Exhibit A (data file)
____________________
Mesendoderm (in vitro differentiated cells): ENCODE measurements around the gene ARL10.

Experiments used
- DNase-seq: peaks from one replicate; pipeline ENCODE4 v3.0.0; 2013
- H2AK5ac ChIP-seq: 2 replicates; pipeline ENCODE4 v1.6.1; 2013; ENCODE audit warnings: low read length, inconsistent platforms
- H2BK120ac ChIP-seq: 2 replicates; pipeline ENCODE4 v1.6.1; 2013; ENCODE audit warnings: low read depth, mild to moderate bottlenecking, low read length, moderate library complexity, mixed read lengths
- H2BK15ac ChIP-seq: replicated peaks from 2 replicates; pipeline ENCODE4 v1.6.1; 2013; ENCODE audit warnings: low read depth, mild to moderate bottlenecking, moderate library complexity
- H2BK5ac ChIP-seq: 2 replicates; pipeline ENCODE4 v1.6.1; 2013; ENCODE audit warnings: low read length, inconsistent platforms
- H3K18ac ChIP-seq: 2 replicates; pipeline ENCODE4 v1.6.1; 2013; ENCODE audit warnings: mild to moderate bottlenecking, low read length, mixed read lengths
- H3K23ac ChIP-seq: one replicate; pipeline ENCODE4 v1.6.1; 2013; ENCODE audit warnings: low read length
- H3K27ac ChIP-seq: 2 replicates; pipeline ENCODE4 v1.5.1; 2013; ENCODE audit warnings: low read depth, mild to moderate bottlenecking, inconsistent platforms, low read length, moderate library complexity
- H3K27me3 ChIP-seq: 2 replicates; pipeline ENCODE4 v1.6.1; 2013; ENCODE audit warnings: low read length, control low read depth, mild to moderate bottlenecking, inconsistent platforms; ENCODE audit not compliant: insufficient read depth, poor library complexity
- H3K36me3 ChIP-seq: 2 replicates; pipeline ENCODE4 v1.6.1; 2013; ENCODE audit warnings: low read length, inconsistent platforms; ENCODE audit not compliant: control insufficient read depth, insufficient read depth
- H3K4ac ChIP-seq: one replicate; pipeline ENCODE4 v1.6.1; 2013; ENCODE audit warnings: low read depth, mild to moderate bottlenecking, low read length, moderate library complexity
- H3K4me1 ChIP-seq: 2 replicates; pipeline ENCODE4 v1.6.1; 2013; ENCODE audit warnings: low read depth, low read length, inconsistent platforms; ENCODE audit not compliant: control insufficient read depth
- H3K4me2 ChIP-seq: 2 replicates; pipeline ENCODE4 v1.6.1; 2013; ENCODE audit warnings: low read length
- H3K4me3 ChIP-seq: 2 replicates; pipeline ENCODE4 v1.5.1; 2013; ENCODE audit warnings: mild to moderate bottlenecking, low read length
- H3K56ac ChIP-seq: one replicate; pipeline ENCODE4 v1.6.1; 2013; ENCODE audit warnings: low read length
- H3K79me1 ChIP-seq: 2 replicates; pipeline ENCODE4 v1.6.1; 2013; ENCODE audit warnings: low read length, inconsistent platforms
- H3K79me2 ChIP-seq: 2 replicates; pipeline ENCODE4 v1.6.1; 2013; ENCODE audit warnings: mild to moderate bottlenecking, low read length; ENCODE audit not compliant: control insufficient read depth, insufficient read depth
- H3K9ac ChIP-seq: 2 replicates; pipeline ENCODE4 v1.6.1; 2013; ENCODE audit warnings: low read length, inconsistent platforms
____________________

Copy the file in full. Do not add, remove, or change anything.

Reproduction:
Mesendoderm (in vitro differentiated cells): ENCODE measurements around the gene ARL10.

Experiments used
- DNase-seq: peaks from one replicate; pipeline ENCODE4 v3.0.0; 2013
- H2AK5ac ChIP-seq: 2 replicates; pipeline ENCODE4 v1.6.1; 2013; ENCODE audit warnings: low read length, inconsistent platforms
- H2BK120ac ChIP-seq: 2 replicates; pipeline ENCODE4 v1.6.1; 2013; ENCODE audit warnings: low read depth, mild to moderate bottlenecking, low read length, moderate library complexity, mixed read lengths
- H2BK15ac ChIP-seq: replicated peaks from 2 replicates; pipeline ENCODE4 v1.6.1; 2013; ENCODE audit warnings: low read depth, mild to moderate bottlenecking, moderate library complexity
- H2BK5ac ChIP-seq: 2 replicates; pipeline ENCODE4 v1.6.1; 2013; ENCODE audit warnings: low read length, inconsistent platforms
- H3K18ac ChIP-seq: 2 replicates; pipeline ENCODE4 v1.6.1; 2013; ENCODE audit warnings: mild to moderate bottlenecking, low read length, mixed read lengths
- H3K23ac ChIP-seq: one replicate; pipeline ENCODE4 v1.6.1; 2013; ENCODE audit warnings: low read length
- H3K27ac ChIP-seq: 2 replicates; pipeline ENCODE4 v1.5.1; 2013; ENCODE audit warnings: low read depth, mild to moderate bottlenecking, inconsistent platforms, low read length, moderate library complexity
- H3K27me3 ChIP-seq: 2 replicates; pipeline ENCODE4 v1.6.1; 2013; ENCODE audit warnings: low read length, control low read depth, mild to moderate bottlenecking, inconsistent platforms; ENCODE audit not compliant: insufficient read depth, poor library complexity
- H3K36me3 ChIP-seq: 2 replicates; pipeline ENCODE4 v1.6.1; 2013; ENCODE audit warnings: low read length, inconsistent platforms; ENCODE audit not compliant: control insufficient read depth, insufficient read depth
- H3K4ac ChIP-seq: one replicate; pipeline ENCODE4 v1.6.1; 2013; ENCODE audit warnings: low read depth, mild to moderate bottlenecking, low read length, moderate library complexity
- H3K4me1 ChIP-seq: 2 replicates; pipeline ENCODE4 v1.6.1; 2013; ENCODE audit warnings: low read depth, low read length, inconsistent platforms; ENCODE audit not compliant: control insufficient read depth
- H3K4me2 ChIP-seq: 2 replicates; pipeline ENCODE4 v1.6.1; 2013; ENCODE audit warnings: low read length
- H3K4me3 ChIP-seq: 2 replicates; pipeline ENCODE4 v1.5.1; 2013; ENCODE audit warnings: mild to moderate bottlenecking, low read length
- H3K56ac ChIP-seq: one replicate; pipeline ENCODE4 v1.6.1; 2013; ENCODE audit warnings: low read length
- H3K79me1 ChIP-seq: 2 replicates; pipeline ENCODE4 v1.6.1; 2013; ENCODE audit warnings: low read length, inconsistent platforms
- H3K79me2 ChIP-seq: 2 replicates; pipeline ENCODE4 v1.6.1; 2013; ENCODE audit warnings: mild to moderate bottlenecking, low read length; ENCODE audit not compliant: control insufficient read depth, insufficient read depth
- H3K9ac ChIP-seq: 2 replicates; pipeline ENCODE4 v1.6.1; 2013; ENCODE audit warnings: low read length, inconsistent platforms